That statement will take a LOT of explanation.
A LOT of explanation? Erm...... Well I posted something here that should have been in the film/documentary thread, so I deleted the post, put it where it should have been in the first place and wrote Wrong Thread in this one.
I could write more on this if you want me to but.......,,
OH. I thought you meant I posted in the wrong place. But I would not might one of your brilliant essays on what Ambrose thought about posting on the wrong thread.
Funny you should say that....
On the train home tonight I read Ambroses' epic 1954 tome "I'd rather Jack than Fleetwood Mac" (Reynolds Girls Publishing). As you know, this was Ambroses' last book before his three-year break from writing as he suffered the first of his three nervous breakdowns shortly thereafter.
The book dealt with the history of posting in the wrong thread in the modern world; from 1500 to the present day.
The author's own forthright views come across sharply throughout the book and Ambrose betrays his evangelical background in his treatment of the subject and his somewhat judgemental approach to many of the main characters central to the story. Ambrose believed then - and right up to his dying breath - that posting in the wrong thread should be punishable by either being hung, drawn and quartered, or being forced to live the rest of your days in France.
Ambrose charts the founding of the United States and the inalienable rights written into the constitution. One of those rights of course was that of being able to post in the wrong thread. "WTF?" exclaims Ambrose in chapter 7 "why would they allow that?". " Who are these $%^7 wits???".
But Ambrose saves his bitterest condemnation for the country of his birth. The British were of course staunch refusniks of said right. It took great moral courage of some northern bloke or other, to take the British Government to court to get the law overturned. "What the £$^ was that $%^&ing £$$% think he was £$%^ing doing???" wrote Ambrose, "I mean for $%^ sake, aren't we $%%ing supposed to be $%^&ing civilised?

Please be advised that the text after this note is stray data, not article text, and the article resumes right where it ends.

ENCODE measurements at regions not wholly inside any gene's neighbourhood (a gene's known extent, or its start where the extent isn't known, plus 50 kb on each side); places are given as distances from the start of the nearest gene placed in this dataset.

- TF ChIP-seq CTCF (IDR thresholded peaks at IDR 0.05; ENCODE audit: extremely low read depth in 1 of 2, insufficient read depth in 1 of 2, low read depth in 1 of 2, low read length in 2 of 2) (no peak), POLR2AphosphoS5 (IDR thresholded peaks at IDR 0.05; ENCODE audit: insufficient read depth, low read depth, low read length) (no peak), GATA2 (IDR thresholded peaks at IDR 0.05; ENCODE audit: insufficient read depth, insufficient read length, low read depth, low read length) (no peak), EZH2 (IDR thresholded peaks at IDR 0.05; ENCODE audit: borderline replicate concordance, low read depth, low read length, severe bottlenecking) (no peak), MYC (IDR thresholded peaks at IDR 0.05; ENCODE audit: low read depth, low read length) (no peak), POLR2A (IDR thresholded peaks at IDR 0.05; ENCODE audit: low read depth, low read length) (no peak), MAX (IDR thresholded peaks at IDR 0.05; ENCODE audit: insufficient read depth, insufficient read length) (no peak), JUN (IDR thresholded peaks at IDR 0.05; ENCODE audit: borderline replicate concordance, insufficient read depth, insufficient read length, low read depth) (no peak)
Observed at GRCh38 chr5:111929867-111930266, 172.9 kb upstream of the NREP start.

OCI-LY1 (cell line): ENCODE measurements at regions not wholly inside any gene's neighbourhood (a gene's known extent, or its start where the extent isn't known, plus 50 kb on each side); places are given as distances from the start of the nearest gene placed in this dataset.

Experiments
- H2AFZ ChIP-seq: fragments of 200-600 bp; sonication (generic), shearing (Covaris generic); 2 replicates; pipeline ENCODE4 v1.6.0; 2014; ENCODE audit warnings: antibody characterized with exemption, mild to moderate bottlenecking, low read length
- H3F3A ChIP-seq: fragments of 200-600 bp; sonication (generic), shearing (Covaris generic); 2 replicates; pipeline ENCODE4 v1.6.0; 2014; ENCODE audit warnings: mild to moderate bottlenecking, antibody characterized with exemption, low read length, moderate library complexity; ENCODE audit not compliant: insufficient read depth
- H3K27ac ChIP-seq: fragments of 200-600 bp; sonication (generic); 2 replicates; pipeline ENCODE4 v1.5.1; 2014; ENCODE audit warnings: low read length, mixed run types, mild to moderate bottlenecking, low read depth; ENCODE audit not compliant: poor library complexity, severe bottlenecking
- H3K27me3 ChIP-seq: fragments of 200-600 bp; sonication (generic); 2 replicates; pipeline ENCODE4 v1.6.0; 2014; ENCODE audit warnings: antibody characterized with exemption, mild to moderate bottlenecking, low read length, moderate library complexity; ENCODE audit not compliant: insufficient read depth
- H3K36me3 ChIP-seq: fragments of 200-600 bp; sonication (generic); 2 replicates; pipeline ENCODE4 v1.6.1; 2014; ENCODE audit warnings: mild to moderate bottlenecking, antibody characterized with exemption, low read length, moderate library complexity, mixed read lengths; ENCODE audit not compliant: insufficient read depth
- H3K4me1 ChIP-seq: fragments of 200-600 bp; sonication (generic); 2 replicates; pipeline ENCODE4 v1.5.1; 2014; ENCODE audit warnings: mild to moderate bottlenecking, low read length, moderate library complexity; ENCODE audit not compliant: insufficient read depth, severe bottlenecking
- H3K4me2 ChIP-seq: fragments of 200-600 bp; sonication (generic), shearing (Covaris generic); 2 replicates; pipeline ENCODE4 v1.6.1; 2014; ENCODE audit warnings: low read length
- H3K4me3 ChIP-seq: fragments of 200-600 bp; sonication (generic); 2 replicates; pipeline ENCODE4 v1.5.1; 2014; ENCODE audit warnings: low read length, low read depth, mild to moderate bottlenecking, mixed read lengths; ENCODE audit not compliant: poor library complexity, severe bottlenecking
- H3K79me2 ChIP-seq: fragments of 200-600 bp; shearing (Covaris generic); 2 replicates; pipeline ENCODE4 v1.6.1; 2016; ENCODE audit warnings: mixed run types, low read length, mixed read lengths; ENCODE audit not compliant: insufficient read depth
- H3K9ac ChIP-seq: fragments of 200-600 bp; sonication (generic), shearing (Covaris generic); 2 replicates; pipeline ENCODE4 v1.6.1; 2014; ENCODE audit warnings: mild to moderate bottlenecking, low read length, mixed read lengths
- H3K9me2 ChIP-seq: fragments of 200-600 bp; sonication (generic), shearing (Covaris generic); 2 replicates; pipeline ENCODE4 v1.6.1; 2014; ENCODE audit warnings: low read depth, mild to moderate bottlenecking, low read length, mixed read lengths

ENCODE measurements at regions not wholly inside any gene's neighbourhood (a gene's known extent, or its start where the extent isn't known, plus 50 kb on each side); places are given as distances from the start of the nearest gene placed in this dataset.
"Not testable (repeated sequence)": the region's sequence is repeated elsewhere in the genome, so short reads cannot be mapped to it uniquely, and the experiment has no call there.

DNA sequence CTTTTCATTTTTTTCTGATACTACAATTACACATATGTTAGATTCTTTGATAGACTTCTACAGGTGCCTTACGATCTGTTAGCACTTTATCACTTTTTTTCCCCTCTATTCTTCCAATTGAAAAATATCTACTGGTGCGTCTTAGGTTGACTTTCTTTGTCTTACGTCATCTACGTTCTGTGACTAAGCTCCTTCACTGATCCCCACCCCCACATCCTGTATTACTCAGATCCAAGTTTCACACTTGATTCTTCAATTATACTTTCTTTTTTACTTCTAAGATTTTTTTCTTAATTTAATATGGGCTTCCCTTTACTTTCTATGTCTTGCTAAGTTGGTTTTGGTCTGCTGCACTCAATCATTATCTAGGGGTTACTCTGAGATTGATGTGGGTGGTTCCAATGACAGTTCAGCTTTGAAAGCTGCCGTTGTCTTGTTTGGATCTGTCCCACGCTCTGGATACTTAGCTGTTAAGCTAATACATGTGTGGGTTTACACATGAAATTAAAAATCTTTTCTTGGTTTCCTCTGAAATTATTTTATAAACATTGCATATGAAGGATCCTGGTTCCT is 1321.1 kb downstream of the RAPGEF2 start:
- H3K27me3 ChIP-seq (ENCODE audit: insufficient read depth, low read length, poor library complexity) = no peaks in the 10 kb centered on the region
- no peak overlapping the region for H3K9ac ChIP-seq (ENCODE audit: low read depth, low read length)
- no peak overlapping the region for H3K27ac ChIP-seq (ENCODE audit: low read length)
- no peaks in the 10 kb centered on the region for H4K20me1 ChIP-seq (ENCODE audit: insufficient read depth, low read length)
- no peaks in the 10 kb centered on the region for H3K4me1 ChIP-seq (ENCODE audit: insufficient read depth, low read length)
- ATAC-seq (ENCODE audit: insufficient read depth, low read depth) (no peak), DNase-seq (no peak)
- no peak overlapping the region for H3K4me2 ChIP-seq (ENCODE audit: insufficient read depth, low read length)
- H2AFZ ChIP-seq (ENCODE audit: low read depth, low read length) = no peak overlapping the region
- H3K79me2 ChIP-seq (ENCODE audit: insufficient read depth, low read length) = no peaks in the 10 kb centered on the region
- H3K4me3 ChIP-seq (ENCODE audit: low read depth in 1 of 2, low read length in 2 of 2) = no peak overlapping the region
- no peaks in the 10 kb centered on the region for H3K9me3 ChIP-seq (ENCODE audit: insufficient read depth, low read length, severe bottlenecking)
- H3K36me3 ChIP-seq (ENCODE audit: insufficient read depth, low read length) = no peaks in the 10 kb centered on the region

The rest of the book continues in much the same vein, but one thing Ambrose was pleased to end with was the fact that "At least they haven't given women the right to post in the wrong thread. The day they allow that will be the end of the world as we know it, you mark my words".......
Whilst there is so much I agree with Ambrose on, I believe this book and some of the twisted comments he makes, charts quite clearly, the great man's descent into madness. I mean really, who would force someone to live in France? Barbaric....
But, on the plus side, without northern bloke and his crack legal team of Stock, Aitken and Waterman, I would have been strung up to the nearest tree and then, after disembowling, my body would have been rent asunder (ouch!) for my earlier faux pas. Mind you it could have been worse; I could be sitting in a patisserie, chomping onions, wearing a beret and saying ohh la la.
p.s I trust no one is going to take offence to the references to France and the French
England expects that every man will do his duty.
Horatio Nelson - October 1805